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Connective tissue growth factor (CTGF/CCN2) in haemophilic arthropathy and arthrofibrosis: a histological analysis.

  • Author(s): Jiang, J;
  • Leong, NL;
  • Khalique, U;
  • Phan, TM;
  • Lyons, KM;
  • Luck, JV
  • et al.

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Joint haemorrhage is the principal clinical manifestation of haemophilia frequently leading to advanced arthropathy and arthrofibrosis, resulting in severe disability. The degree and prevalence of arthrofibrosis in hemophilic arthropathy is more severe than in other forms of arthropathy. Expression of connective tissue growth factor (CTGF) has been linked to many fibrotic diseases, but has not been studied in the context of haemophilic arthropathy.


We aim to compare synovial tissues histologically from haemophilia and osteoarthritis patients with advanced arthropathy in order to compare expression of proteins that are possibly aetiologic in the development of arthrofibrosis.


Human synovial tissues were obtained from 10 haemophilia and 10 osteoarthritis patients undergoing joint surgery and processed for histology and immunohistochemistry.


All samples from haemophilia patients had synovitis with hypertrophy and hyperplasia of synovial villi. Histologically, synovial tissues contained hyperplastic villi with increased cellularity and abundant haemosiderin- and ferritin-pigmented macrophage-like cells (HMCs), with a perivascular localization in the sub-surface layer. CTGF staining was observed in the surface layer and sub-surface layer in all haemophilia patients, exclusively co-localizing with HMCs. Quantification showed that the extent of CTGF-positive areas was correlated with the degree of detection of HMCs. CTGF was not observed in any of the samples from osteoarthritis patients.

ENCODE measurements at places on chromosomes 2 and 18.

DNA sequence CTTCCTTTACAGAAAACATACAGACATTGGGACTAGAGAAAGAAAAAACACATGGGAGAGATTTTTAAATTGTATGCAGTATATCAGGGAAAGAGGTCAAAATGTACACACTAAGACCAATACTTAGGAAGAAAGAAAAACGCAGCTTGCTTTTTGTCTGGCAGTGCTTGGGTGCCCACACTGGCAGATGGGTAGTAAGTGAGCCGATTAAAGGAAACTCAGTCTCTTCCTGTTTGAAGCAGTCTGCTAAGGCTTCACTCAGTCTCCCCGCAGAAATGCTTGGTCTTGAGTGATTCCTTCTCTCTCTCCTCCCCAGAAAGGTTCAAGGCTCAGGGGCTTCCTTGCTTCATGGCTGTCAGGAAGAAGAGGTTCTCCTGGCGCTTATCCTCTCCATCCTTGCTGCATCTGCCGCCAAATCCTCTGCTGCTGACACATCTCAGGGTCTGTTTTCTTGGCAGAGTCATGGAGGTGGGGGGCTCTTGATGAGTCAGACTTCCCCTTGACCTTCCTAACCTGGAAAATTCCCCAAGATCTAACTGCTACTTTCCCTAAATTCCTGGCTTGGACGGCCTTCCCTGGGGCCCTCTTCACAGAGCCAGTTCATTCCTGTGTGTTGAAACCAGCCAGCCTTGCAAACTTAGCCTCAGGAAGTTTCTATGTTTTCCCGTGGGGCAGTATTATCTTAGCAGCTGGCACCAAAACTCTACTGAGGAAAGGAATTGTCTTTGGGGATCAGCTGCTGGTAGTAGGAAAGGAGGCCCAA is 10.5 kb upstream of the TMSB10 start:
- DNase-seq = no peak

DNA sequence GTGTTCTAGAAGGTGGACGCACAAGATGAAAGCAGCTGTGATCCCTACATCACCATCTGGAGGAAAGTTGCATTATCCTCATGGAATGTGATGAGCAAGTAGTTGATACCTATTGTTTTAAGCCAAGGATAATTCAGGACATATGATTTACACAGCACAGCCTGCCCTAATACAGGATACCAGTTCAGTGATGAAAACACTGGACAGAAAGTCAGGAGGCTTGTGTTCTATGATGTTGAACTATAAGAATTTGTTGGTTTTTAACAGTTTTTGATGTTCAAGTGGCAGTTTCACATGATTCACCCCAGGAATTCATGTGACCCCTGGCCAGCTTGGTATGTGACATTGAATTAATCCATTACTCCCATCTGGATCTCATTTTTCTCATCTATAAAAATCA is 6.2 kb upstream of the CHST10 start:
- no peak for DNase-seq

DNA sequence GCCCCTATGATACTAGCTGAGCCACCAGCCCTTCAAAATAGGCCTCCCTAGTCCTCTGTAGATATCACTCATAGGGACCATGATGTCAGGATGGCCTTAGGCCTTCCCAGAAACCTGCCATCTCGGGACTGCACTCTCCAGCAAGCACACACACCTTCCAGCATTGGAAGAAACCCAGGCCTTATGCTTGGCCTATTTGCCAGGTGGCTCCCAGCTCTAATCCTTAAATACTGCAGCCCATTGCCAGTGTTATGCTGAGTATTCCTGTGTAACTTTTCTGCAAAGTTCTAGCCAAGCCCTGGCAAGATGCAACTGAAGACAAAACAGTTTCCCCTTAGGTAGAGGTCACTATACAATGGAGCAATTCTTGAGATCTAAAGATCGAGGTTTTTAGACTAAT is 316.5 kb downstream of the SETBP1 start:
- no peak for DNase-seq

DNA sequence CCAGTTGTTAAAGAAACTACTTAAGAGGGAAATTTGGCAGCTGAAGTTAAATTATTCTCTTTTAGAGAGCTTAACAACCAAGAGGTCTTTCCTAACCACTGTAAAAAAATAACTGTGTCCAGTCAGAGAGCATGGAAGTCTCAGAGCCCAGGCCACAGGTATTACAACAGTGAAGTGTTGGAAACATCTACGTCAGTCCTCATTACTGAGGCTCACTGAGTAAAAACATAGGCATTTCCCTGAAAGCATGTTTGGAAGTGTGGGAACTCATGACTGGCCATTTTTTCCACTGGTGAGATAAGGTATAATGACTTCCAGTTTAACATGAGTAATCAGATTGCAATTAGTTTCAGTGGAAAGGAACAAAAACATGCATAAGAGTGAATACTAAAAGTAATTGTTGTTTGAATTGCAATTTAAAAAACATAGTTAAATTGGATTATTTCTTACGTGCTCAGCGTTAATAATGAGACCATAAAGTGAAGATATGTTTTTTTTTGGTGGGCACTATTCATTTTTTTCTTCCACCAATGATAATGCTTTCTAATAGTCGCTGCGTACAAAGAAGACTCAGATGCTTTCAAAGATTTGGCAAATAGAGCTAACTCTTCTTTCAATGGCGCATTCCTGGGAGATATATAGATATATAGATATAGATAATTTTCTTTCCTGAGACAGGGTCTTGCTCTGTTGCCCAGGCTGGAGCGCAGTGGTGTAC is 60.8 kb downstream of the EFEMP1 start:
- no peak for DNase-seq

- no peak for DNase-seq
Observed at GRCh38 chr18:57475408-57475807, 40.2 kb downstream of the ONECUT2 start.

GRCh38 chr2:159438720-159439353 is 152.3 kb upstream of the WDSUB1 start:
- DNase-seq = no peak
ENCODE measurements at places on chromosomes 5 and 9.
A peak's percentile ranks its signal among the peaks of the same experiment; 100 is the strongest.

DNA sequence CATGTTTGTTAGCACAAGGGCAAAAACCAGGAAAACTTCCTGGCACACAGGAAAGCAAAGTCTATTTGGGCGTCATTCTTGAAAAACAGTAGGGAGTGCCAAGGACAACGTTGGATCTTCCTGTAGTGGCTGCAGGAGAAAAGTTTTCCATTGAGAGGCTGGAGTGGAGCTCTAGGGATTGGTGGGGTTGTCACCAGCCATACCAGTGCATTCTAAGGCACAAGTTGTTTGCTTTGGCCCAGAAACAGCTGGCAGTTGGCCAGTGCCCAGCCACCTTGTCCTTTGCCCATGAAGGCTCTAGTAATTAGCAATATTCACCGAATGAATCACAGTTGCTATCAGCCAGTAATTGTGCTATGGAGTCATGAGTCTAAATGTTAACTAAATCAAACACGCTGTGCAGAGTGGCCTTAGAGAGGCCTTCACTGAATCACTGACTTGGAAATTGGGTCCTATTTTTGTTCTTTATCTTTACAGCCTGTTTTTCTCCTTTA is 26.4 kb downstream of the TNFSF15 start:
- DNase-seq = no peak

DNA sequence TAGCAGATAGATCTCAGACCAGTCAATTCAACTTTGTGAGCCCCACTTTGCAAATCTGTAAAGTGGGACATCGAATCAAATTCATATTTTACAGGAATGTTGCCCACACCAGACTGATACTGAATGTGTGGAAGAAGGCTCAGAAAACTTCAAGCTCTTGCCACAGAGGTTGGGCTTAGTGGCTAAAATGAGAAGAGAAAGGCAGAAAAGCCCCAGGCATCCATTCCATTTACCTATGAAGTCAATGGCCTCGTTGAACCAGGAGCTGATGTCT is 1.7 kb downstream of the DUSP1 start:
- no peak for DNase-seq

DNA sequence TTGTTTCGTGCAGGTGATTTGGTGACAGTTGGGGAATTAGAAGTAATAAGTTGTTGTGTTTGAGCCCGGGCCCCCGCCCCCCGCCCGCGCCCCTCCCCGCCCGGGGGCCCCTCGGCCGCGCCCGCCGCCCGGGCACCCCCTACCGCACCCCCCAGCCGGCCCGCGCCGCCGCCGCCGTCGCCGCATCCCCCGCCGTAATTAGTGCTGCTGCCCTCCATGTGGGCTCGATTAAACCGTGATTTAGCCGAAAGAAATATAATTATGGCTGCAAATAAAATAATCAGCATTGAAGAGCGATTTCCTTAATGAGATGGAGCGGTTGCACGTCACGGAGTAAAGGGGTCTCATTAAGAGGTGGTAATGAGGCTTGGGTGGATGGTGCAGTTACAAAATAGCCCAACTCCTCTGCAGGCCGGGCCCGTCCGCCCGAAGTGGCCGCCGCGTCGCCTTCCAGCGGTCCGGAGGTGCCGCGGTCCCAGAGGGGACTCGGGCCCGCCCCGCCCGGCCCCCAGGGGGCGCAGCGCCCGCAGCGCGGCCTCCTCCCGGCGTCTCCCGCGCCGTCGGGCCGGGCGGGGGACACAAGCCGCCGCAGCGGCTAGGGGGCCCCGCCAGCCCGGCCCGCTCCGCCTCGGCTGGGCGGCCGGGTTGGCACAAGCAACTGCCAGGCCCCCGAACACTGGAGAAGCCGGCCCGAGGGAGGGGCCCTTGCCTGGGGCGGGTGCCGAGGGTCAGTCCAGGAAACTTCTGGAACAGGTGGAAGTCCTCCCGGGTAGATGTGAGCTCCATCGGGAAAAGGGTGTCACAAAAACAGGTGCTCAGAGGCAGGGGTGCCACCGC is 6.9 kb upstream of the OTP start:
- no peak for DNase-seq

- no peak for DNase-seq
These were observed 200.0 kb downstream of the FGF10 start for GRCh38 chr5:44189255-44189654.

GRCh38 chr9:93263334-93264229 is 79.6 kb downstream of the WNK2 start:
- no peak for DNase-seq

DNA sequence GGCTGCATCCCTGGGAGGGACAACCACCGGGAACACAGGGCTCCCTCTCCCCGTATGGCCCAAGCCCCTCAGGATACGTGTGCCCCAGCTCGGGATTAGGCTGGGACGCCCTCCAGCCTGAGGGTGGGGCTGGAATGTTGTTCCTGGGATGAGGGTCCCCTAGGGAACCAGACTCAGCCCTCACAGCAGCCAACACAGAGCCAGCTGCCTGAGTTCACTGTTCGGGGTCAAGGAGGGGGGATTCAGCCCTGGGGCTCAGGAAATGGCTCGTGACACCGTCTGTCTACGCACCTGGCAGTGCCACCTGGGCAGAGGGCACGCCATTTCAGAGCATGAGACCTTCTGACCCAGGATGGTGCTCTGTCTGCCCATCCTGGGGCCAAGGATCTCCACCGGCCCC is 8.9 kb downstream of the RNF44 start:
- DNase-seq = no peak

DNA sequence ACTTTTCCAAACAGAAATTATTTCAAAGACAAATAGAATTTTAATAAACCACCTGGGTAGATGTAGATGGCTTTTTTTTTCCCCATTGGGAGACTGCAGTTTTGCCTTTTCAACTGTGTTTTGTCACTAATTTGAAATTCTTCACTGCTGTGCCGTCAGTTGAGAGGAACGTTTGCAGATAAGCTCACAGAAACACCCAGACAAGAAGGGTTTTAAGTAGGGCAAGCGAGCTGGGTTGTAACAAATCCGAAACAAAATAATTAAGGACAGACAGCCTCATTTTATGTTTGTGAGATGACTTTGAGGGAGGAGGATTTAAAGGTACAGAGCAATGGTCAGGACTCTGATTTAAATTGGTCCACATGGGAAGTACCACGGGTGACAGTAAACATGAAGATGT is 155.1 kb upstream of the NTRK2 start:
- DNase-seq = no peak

Using histological analysis, we showed that CTGF expression is elevated in haemophilia patients with arthrofibrosis and absent in patients with osteoarthritis. Additionally, we found that CTGF is always associated with haemosiderin-pigmented macrophage-like cells, which suggests that CTGF is produced by synovial A cells following the uptake of blood breakdown products.

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